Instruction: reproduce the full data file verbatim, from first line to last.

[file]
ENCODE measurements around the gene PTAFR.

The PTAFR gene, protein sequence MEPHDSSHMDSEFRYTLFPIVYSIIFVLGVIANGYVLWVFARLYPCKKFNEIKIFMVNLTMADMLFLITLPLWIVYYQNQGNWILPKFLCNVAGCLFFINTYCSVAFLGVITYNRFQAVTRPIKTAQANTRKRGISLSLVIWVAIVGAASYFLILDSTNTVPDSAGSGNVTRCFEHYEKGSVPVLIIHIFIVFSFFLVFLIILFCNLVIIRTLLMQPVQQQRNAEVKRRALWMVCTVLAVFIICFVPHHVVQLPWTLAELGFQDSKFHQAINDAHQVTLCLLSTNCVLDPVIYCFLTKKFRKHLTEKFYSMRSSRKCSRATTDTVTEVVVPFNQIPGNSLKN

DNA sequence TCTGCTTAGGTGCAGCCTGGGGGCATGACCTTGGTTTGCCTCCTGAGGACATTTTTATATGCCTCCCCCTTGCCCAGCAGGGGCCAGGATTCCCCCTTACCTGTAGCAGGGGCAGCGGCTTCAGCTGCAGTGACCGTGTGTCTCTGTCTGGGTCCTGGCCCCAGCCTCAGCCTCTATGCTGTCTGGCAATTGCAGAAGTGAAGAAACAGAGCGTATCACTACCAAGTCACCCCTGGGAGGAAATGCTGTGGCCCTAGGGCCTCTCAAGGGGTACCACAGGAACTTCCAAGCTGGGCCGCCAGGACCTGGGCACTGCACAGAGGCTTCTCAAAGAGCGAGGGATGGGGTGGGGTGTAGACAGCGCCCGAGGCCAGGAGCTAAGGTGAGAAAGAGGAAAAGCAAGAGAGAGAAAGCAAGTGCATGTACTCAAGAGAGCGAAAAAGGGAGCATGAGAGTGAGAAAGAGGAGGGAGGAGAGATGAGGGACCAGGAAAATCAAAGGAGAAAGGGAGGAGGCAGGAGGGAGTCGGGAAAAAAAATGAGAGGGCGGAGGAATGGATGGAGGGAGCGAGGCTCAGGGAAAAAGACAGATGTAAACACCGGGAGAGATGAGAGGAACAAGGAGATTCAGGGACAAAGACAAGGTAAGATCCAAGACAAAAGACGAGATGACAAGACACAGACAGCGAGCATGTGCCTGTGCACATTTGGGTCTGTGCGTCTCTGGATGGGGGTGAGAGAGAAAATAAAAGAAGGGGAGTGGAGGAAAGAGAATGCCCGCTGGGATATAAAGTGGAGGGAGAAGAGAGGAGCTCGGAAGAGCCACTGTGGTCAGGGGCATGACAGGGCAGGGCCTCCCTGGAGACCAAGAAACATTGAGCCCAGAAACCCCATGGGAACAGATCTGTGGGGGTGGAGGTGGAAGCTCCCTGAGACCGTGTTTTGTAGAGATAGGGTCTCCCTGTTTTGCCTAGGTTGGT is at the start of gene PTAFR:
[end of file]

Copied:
ENCODE measurements around the gene PTAFR.

The PTAFR gene, protein sequence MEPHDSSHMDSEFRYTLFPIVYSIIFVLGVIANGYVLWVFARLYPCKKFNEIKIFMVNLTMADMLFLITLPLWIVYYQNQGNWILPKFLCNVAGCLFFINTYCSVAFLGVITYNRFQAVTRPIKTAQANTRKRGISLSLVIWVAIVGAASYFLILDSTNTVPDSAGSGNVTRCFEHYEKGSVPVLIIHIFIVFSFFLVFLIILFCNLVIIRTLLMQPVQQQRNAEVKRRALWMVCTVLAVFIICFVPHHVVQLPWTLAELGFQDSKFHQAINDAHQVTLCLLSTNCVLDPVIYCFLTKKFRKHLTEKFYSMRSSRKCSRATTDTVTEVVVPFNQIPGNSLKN

DNA sequence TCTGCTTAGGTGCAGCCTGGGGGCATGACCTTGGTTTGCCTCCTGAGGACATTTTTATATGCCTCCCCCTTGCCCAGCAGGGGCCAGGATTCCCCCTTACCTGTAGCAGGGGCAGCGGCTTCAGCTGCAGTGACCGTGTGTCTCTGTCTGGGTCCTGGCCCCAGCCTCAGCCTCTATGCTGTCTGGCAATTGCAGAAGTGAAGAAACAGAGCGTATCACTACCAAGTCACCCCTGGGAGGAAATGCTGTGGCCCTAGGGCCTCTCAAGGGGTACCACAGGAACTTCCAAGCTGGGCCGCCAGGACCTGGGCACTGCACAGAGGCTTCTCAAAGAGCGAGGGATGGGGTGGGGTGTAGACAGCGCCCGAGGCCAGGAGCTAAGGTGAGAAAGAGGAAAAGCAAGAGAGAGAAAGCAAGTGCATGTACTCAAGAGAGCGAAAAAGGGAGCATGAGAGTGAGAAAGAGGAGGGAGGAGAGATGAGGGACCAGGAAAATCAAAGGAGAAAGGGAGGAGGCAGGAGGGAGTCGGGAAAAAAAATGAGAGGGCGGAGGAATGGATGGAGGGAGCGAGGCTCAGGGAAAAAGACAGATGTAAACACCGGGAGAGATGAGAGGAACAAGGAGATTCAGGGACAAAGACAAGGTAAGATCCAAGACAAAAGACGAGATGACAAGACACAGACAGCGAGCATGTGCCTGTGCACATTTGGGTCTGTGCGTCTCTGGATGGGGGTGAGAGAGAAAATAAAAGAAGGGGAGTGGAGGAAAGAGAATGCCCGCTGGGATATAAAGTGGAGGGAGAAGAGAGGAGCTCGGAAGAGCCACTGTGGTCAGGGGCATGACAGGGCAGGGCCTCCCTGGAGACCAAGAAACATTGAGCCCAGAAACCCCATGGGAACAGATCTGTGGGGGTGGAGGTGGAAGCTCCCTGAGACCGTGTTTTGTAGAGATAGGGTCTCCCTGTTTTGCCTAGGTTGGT is at the start of gene PTAFR: